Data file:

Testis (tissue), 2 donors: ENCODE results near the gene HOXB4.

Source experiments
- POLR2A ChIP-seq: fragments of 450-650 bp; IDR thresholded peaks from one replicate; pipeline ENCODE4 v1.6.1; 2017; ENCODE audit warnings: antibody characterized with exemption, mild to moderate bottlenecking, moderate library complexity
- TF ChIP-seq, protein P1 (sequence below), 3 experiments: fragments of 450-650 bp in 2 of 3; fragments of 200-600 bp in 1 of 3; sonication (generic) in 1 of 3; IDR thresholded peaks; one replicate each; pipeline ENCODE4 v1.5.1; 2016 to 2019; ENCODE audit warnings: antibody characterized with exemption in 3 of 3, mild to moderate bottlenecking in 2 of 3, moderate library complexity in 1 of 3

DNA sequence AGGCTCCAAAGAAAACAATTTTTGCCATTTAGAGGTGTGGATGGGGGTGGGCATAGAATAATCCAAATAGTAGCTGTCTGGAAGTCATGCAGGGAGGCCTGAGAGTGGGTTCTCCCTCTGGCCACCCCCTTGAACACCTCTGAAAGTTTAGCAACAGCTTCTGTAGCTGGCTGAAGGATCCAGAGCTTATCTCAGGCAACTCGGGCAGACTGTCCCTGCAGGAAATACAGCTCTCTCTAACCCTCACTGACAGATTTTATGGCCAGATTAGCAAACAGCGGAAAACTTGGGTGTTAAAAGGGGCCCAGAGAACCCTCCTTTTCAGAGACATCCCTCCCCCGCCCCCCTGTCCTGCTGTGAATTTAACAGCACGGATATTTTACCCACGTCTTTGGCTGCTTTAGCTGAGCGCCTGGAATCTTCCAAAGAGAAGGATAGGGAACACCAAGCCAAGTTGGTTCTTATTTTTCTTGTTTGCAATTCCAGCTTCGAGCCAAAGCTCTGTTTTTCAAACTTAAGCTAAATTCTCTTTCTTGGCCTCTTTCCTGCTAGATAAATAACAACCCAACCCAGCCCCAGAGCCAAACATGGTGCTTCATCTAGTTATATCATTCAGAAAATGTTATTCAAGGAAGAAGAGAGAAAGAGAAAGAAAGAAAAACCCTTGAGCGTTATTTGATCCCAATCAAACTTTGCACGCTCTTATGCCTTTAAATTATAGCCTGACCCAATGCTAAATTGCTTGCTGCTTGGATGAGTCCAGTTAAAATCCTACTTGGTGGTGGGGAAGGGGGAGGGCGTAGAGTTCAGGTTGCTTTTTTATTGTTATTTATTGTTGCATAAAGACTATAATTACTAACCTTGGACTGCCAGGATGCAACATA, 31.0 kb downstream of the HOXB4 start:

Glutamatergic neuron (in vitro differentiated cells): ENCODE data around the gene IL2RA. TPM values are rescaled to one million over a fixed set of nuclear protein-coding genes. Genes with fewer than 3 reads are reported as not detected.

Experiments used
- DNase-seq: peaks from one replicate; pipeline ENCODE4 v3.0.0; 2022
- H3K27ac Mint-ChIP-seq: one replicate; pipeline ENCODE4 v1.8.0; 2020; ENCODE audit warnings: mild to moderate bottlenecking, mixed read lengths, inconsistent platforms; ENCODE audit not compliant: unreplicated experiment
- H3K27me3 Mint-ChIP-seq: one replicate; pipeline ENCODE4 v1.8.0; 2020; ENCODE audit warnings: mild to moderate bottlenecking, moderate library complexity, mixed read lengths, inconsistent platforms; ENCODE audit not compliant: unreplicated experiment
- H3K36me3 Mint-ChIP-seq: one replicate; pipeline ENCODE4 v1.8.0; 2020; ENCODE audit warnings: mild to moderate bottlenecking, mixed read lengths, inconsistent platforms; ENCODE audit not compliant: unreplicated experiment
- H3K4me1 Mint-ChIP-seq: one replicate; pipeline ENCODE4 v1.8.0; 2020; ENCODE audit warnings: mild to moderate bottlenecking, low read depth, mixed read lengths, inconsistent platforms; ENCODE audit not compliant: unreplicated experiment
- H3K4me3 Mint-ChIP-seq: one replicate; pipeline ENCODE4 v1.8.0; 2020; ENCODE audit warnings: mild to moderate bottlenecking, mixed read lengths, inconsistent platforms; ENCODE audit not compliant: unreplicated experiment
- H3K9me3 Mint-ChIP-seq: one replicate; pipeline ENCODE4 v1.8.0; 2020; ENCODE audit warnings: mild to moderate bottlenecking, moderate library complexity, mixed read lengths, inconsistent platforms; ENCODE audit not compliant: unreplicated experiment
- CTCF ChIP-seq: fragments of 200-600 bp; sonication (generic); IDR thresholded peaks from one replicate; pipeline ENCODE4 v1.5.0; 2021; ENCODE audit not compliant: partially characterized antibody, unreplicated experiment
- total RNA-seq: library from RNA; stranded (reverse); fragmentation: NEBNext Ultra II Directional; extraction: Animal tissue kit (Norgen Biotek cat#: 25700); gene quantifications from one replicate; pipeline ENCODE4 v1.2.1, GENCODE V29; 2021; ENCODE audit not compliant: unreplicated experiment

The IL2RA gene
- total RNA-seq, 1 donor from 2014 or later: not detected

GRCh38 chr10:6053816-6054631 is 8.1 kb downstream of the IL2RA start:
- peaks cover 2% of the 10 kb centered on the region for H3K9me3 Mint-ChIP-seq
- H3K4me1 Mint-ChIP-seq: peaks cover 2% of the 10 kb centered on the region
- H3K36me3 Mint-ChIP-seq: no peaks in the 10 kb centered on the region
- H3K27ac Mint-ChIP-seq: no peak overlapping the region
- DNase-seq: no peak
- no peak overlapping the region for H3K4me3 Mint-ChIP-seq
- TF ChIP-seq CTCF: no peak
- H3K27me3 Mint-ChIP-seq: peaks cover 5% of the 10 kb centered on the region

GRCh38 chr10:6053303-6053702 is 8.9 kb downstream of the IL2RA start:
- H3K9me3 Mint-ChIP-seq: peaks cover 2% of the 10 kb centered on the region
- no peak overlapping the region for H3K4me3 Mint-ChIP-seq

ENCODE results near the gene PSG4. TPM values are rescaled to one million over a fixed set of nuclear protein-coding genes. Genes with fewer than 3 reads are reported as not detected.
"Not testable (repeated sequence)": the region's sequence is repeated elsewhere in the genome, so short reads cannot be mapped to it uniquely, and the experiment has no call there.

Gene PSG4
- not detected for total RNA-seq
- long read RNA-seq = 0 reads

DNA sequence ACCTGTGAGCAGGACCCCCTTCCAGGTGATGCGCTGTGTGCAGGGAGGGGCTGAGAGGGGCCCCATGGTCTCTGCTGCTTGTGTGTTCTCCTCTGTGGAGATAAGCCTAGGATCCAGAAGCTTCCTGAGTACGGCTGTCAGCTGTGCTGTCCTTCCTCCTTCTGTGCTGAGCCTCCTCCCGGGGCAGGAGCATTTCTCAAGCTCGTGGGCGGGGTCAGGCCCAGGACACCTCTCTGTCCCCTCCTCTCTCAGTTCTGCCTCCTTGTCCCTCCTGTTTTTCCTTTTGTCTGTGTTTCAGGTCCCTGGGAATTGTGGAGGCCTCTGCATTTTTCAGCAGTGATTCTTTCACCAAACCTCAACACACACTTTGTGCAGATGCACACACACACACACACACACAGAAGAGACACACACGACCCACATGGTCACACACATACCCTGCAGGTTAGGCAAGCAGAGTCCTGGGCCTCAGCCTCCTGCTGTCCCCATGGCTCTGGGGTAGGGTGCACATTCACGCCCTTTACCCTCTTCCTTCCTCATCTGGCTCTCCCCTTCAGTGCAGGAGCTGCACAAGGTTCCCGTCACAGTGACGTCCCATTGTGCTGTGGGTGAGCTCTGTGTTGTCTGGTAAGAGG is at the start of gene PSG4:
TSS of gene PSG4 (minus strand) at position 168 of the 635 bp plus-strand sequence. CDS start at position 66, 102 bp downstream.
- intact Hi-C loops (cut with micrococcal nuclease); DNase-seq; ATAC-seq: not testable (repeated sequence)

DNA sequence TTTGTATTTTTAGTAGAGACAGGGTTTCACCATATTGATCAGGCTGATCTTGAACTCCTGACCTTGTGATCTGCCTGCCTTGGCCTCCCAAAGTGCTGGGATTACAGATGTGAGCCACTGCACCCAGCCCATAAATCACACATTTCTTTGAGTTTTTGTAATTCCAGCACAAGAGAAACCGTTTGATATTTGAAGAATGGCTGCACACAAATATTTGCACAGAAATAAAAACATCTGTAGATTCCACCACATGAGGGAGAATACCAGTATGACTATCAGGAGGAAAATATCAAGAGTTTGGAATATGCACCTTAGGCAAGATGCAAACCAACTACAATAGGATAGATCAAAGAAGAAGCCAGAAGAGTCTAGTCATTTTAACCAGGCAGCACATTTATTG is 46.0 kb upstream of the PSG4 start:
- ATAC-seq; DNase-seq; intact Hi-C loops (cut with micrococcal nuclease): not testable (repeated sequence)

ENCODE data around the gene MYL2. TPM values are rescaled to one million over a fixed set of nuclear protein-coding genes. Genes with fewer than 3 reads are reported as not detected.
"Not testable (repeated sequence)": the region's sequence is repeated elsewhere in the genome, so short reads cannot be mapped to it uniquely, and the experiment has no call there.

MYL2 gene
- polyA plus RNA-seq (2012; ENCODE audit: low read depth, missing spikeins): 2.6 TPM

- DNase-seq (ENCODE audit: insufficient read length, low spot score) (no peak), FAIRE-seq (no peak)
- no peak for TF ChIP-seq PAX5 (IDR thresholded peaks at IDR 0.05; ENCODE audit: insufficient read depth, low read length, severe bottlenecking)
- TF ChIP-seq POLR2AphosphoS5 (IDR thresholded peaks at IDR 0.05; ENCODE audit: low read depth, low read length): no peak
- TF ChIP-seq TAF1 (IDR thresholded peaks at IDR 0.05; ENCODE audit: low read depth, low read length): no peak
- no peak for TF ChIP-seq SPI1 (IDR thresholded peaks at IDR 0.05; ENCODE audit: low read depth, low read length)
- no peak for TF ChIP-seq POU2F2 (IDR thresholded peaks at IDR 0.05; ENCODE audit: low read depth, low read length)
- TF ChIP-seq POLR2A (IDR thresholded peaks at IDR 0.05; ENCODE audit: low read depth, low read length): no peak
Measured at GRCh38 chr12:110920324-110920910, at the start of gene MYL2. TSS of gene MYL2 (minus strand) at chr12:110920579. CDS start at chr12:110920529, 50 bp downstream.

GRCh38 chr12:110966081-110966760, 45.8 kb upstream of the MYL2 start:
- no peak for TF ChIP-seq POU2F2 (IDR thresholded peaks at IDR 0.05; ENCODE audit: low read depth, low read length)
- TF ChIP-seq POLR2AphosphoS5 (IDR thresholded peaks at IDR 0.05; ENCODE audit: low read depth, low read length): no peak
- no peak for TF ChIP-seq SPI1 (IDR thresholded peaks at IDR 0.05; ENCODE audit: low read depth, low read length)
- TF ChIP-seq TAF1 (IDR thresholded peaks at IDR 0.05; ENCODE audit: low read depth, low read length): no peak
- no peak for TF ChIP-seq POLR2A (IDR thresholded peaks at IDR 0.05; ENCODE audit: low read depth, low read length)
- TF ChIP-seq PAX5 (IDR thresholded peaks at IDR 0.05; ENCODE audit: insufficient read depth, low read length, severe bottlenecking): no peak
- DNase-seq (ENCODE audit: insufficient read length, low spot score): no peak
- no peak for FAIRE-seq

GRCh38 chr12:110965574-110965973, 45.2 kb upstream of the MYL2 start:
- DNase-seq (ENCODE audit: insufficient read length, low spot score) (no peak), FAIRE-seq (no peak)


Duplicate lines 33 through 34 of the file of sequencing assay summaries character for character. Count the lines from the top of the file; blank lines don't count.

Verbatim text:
Gene PSG4
- not detected for total RNA-seq